Savin, D. W. 1999, ApJ, 523, 855 [NASA ADS] [CrossRef] (In the text)
 Schippers, S., Müller, A., Gwinner, G., et al. 2001, ApJ, 555, 1027 [NASA ADS] [CrossRef] (In the text)
 Schmidt, E. W., Bernhardt, D., Muller, A., et al. 2007, Phys. Rev. A, Atom., Molec., Opt. Phys., 76, 032717 (In the text)
 Tokman, M., Eklöw, N., Glans, P., et al. 2002, Phys. Rev. A, 66, 012703 [NASA ADS] [CrossRef]
 Zong, W., Schuch, R., Lindroth, E., et al. 1997, Phys. Rev. A, 56, 386 [NASA ADS] [CrossRef] (In the text)
All Tables
Table 1: Fit coefficients for the and fieldionizationfree plasma DR rate coefficients of S VI and Ar VIII. The dimensions of c_{i} and E_{i} are and eV, respectively. Numbers in the square brackets are powers of 10.
All Figures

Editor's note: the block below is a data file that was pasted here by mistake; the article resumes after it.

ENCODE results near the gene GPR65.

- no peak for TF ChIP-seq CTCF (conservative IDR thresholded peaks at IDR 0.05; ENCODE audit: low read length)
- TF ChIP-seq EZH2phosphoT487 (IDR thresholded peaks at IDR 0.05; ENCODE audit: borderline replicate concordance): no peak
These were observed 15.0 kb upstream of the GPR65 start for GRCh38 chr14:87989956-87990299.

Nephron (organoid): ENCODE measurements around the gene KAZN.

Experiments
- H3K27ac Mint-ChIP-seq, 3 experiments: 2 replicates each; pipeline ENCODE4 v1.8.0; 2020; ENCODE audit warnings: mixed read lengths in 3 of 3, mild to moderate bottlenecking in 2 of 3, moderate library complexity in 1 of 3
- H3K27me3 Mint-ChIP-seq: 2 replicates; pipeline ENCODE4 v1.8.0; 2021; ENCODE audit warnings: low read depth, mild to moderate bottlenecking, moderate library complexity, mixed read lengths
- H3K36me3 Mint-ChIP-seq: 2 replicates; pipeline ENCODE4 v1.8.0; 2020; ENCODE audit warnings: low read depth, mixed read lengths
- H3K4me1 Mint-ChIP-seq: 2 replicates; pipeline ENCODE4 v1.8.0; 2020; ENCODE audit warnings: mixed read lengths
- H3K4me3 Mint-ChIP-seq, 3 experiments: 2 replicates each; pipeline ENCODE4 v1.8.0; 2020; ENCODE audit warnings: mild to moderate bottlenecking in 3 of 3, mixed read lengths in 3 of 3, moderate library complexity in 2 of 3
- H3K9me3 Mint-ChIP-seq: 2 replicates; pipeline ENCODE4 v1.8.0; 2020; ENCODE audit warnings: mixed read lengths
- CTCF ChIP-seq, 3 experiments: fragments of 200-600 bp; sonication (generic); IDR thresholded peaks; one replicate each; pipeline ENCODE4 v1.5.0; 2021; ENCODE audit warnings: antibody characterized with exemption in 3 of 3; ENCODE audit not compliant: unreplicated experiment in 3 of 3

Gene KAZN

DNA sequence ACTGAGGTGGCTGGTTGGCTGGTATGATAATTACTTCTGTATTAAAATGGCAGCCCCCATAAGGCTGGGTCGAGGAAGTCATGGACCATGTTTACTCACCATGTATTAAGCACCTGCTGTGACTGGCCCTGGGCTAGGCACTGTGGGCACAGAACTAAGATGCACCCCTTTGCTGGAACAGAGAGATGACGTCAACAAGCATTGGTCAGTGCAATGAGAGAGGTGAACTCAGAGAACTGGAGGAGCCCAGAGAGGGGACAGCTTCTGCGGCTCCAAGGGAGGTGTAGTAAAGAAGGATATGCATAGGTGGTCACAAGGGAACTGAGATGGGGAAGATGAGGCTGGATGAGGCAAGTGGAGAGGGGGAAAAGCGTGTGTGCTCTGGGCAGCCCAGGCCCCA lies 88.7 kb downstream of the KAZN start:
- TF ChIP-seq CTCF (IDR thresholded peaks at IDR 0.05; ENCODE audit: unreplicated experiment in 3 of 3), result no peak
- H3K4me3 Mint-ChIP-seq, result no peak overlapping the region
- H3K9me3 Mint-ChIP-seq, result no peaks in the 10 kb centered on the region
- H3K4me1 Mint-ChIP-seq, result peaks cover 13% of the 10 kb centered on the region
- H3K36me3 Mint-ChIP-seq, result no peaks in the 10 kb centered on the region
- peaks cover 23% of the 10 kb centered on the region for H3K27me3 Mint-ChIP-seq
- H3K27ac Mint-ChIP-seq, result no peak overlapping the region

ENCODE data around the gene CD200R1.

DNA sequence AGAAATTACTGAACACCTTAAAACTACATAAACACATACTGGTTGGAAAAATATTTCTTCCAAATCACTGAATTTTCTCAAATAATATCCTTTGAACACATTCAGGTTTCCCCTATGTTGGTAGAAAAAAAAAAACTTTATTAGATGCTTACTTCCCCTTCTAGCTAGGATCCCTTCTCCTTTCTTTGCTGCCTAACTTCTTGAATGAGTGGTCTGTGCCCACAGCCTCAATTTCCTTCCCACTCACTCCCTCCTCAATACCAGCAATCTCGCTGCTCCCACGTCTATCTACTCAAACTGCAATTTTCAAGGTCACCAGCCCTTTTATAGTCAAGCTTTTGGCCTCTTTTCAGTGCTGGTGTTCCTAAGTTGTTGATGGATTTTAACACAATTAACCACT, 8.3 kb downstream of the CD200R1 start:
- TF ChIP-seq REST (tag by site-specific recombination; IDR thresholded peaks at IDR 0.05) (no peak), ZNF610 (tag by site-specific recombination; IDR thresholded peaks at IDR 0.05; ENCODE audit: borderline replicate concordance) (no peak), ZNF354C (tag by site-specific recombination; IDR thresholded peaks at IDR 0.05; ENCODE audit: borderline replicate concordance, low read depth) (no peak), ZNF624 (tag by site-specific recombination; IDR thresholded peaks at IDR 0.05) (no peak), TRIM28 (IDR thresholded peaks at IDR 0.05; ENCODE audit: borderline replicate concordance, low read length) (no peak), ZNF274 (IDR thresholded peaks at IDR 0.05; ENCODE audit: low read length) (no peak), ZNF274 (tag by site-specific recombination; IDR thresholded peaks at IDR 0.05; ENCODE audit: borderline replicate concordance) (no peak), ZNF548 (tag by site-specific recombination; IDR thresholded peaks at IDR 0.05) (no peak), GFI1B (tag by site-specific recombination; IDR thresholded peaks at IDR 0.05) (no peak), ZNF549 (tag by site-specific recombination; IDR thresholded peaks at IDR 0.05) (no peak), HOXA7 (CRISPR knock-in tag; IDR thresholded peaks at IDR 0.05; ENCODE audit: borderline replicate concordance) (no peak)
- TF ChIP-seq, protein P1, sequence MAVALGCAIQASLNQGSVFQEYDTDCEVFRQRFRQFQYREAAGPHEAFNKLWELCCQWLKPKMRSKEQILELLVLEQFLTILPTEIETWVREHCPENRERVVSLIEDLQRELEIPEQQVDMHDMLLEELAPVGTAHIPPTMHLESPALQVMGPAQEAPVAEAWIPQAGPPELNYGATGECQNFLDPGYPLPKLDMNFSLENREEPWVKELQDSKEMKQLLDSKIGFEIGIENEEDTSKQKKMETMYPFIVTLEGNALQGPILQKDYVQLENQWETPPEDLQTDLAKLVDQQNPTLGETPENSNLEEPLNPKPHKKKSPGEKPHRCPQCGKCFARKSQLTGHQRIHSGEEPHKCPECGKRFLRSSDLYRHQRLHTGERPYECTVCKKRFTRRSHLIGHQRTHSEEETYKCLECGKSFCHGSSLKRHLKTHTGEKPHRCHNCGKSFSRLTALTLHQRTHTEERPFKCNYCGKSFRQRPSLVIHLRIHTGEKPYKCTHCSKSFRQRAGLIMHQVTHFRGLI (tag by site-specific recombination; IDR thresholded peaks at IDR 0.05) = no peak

Figure 1: Mergedbeam rate coefficients of a) S VI and b) Ar VIII. Note the different scales on the vertical axis, before and after the axis brake. Experimentally derived spectra are shown by the gray areas. The RR contribution to the experimental spectrum is shown by the hatched area. All solid lines show and all dashed lines show fieldionizationfree AUTOSTRUCTURE DR rate coefficients, scaled to 80%, and summed with the RR contribution. Vertical bars show DR resonance positions, with the principal quantum numbers of the Rydberg electrons above the corresponding bars. The last bar shows the limit of the respective series. The insets show the low energy parts of the spectra in more detail. 

Open with DEXTER  
In the text 
Figure 2: Overview of the Ar VIII mergedbeam rate coefficients up to the series limits. The experimentally derived spectrum is shown by the gray area. Vertical bars show DR resonance positions, with the last bar showing the limit of the respective series. The inset shows the highenergy part of the spectrum in more detail. The solid line shows fieldionizationfree DR rate coefficients obtained with AUTOSTRUCTURE. 

Open with DEXTER  
In the text